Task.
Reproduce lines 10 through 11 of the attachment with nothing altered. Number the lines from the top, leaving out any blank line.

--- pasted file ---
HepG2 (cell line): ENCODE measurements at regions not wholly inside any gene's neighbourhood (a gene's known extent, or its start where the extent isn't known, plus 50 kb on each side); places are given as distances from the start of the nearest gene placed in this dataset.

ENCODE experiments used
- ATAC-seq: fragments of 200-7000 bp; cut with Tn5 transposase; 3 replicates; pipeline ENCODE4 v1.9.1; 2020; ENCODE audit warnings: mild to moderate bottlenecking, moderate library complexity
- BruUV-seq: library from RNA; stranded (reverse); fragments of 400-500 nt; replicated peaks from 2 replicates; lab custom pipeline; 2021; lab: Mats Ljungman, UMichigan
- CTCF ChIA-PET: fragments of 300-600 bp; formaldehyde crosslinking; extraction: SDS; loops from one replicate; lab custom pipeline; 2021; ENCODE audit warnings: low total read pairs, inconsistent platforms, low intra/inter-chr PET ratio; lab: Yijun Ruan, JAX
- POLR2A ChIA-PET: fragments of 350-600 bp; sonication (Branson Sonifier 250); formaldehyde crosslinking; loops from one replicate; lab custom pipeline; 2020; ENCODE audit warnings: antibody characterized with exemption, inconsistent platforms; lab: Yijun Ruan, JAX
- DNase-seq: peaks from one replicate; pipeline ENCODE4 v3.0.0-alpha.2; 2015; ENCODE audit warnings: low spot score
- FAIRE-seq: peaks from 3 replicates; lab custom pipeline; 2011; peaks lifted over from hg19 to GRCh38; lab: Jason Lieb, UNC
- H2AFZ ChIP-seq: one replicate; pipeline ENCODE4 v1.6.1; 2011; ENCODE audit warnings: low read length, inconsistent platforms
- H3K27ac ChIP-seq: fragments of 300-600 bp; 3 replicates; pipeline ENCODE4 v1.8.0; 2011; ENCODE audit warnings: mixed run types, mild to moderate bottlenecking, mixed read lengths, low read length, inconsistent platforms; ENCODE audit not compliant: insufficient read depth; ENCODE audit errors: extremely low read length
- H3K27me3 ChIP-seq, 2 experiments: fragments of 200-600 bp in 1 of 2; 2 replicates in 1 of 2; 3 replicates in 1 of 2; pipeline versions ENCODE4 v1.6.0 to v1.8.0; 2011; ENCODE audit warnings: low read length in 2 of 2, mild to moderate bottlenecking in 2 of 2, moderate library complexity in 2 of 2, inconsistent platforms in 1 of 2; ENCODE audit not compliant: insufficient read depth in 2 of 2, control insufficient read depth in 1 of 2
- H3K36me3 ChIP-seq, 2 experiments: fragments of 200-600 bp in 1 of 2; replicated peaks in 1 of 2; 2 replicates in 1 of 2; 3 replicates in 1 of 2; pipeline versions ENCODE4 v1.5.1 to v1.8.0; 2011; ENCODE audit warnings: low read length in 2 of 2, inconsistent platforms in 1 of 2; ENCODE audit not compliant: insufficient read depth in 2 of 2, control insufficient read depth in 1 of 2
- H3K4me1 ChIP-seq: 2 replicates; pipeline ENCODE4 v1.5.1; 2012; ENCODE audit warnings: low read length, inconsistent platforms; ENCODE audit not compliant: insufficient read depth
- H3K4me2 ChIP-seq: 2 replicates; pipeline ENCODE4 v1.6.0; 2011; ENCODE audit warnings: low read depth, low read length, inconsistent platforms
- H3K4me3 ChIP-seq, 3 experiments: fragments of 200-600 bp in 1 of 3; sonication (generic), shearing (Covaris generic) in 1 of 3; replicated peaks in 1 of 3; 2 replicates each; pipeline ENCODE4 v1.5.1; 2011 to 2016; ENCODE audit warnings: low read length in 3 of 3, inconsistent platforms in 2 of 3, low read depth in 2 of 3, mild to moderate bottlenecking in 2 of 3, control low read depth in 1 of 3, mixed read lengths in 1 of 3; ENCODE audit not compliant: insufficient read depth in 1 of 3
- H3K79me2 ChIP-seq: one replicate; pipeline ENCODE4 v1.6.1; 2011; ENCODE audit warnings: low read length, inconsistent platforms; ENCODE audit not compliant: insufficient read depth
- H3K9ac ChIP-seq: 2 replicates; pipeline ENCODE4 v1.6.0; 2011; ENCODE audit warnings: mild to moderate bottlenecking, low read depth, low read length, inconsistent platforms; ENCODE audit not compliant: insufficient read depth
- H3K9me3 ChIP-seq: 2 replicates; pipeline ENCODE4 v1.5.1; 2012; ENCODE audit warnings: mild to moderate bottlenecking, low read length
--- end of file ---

- H3K27ac ChIP-seq: fragments of 300-600 bp; 3 replicates; pipeline ENCODE4 v1.8.0; 2011; ENCODE audit warnings: mixed run types, mild to moderate bottlenecking, mixed read lengths, low read length, inconsistent platforms; ENCODE audit not compliant: insufficient read depth; ENCODE audit errors: extremely low read length
- H3K27me3 ChIP-seq, 2 experiments: fragments of 200-600 bp in 1 of 2; 2 replicates in 1 of 2; 3 replicates in 1 of 2; pipeline versions ENCODE4 v1.6.0 to v1.8.0; 2011; ENCODE audit warnings: low read length in 2 of 2, mild to moderate bottlenecking in 2 of 2, moderate library complexity in 2 of 2, inconsistent platforms in 1 of 2; ENCODE audit not compliant: insufficient read depth in 2 of 2, control insufficient read depth in 1 of 2